TCHO Chocolate Review

I’ve followed and tasted TCHO since they started with their “Beta” versions of their chocolate.  They say many things on their website and in their marketing and have a lot of smooth talk.

    “TCHO is where technology meets chocolate; where Silicon Valley start-up meets San Francisco food culture.”
    “TCHO is obsessively good dark chocolate.”

At the 2011 San Francisco NASFT Fancy Food Show I stopped by the booth and sampled the cacao nibs.  They were disgusting.  The flavors were overwhelming and just plain gross.  Bitter.  Sour.  Dirty.  Nasty.  My eyes snapped shut, my face contorted and I reeled in discomfort.  I bee-lined for something to cleanse my palate and wash away the horrible flavors in my mouth.

I also tried their chocolate again recently.  Yes, I am a glutton for punishment.  It has a sharp snap and didn’t melt well.  It sat on my tongue begging me to chew.  When I finally did chew, it sounded like I was eating potato chips.  The flavors are decent, but nothing to make me say Wo_oW or make my tongue dance.

    “Chocolatey” has a roasted, dry taste which boarders on dry dirt.
    “Fruity” is bright, but a little too fruity with a sour note at the end that didn’t sit well with me.
    “Nutty” was more mellow and offered roasted notes of nuts and coffee.  Nutty was probably my favorite.

For all of their obsessiveness, TCHO really lags behind many of the other bean-to-bar makers.  Amano Chocolate, Askinosie Chocolate, Rogue Chocolatier, Claudio Corallo and Original Beans all make such superior chocolate with much fewer resources at their disposal.  Guess you need more than money to make good chocolate, huh?

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8 Responses to TCHO Chocolate Review

  1. I’ve read that one of TCHO’s main goals is to become a supplier to restaurants and pastry chefs, so their chocolate might be more crafted for baking (that is, consistency rather than impressive flavor notes is the aim).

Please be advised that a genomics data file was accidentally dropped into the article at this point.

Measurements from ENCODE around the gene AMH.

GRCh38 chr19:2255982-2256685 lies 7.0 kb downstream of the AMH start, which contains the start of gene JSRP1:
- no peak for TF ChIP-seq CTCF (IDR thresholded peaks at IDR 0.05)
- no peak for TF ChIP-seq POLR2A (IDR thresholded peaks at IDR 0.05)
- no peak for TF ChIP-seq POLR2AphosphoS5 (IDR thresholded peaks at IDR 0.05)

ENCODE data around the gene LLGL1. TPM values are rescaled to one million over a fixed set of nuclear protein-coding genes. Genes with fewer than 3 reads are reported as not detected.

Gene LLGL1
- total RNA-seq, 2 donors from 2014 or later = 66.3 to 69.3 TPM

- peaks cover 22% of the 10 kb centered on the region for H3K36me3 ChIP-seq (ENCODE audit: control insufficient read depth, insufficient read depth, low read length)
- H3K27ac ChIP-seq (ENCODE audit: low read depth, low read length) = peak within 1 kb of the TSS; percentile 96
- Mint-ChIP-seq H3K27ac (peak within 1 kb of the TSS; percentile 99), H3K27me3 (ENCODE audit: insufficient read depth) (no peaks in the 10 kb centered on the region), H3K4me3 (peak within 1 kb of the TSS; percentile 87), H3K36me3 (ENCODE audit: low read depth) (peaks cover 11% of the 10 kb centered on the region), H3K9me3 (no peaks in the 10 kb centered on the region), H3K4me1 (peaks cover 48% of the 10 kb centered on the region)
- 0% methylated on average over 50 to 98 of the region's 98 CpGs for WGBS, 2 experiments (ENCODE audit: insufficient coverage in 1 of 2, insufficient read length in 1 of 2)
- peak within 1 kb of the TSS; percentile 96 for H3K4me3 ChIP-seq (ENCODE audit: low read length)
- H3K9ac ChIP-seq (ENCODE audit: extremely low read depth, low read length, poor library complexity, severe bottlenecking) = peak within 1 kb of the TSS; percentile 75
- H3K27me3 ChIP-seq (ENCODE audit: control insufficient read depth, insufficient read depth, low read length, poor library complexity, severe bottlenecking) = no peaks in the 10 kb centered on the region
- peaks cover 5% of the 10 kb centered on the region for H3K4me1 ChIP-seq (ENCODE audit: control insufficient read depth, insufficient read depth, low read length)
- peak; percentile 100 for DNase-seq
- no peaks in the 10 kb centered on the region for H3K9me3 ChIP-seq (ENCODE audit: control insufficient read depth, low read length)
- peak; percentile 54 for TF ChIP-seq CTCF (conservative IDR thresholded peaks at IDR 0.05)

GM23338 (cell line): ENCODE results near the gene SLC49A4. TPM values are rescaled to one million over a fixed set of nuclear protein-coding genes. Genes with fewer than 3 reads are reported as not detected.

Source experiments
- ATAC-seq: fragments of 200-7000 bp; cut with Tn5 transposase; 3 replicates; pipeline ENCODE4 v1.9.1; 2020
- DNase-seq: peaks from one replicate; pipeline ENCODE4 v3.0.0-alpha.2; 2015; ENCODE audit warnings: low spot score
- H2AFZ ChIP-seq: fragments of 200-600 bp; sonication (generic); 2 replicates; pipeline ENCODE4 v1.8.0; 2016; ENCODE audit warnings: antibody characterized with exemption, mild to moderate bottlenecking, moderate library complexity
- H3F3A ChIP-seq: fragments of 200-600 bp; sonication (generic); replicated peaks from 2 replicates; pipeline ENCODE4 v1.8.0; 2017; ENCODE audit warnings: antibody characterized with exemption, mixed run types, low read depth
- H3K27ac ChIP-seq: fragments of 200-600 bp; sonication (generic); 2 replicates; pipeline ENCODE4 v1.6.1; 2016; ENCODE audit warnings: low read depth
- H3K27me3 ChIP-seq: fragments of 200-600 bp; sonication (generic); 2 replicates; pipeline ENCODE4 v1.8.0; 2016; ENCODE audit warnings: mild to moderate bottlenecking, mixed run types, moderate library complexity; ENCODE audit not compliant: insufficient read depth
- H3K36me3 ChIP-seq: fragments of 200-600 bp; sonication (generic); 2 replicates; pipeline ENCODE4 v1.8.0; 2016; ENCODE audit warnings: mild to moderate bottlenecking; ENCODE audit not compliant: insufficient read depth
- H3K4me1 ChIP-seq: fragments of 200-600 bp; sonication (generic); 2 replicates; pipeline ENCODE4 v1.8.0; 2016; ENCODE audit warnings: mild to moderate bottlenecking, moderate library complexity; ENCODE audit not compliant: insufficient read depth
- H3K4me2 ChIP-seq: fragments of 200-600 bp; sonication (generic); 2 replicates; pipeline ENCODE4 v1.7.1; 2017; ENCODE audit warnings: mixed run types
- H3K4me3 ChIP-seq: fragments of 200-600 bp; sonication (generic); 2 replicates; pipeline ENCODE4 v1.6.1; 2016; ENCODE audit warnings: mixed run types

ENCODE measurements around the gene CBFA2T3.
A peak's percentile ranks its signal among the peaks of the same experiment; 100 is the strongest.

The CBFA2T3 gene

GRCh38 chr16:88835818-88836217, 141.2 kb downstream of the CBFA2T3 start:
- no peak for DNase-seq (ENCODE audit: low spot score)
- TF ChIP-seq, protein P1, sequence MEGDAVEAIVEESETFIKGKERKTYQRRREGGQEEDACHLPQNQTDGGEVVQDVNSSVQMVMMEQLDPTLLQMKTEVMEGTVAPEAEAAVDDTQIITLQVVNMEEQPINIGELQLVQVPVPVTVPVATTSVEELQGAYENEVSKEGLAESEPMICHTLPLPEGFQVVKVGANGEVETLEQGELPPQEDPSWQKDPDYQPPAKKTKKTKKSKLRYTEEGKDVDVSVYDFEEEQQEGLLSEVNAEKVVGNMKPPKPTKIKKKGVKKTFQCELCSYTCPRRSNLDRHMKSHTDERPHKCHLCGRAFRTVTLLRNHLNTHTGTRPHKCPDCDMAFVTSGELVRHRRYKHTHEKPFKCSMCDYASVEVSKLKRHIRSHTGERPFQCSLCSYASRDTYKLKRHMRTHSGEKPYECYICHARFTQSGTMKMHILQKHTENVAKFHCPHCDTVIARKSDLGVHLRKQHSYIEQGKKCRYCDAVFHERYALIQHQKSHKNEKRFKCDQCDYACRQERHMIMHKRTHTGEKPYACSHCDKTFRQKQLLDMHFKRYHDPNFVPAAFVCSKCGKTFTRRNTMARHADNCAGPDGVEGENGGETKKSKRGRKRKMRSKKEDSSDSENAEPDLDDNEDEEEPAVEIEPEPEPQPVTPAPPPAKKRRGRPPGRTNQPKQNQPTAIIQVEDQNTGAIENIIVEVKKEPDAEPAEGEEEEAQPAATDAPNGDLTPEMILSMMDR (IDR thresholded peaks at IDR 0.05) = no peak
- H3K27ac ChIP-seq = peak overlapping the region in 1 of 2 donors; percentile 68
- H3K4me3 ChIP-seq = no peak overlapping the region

• Hi Victoria! How interesting…I don’t think I have heard that, but it may very well be true. If TCHO wants to compete in the restaurant arena, they’ll still have to step it up. Brands like Valrhona and E. Guittard offer both wonderful flavor and consistency, which is a win-win for the taste buds.

  2. cybele says:

    I agree with your assessments, a lot of flash & sizzle, very little to back it up in the quality of the product. Any company that makes one of their selling points the fact that their factory is within the city of San Francisco, kind of makes me wonder about what they think it takes to make good chocolate.

    I think the only thing they have going for them is the social responsibility aspect. I trust that Amano is paying fair prices for their cacao, but I can’t say for sure with Valrhona. E. Guittard has a very limited line of fair trade products (though I like them).

    • Hi Cybele,
      Thanks for stopping by to check out the post! I got a chance to try some truly delicious E. Guittard chocolate at a chef’s event last year. I still think about that wonderful chocolate, but it is only available to chefs. If I remember the name of it, I will post it here.

  3. kevin says:

    Thanks for the truth about chocolate.. The additional cocoa butter also reflects on a company’s commitment to quality since it is the pricey item on the list. Also please take note of the new Fresco chocolate bean to bar company, very good. I totally agree with the TCHO assesments.

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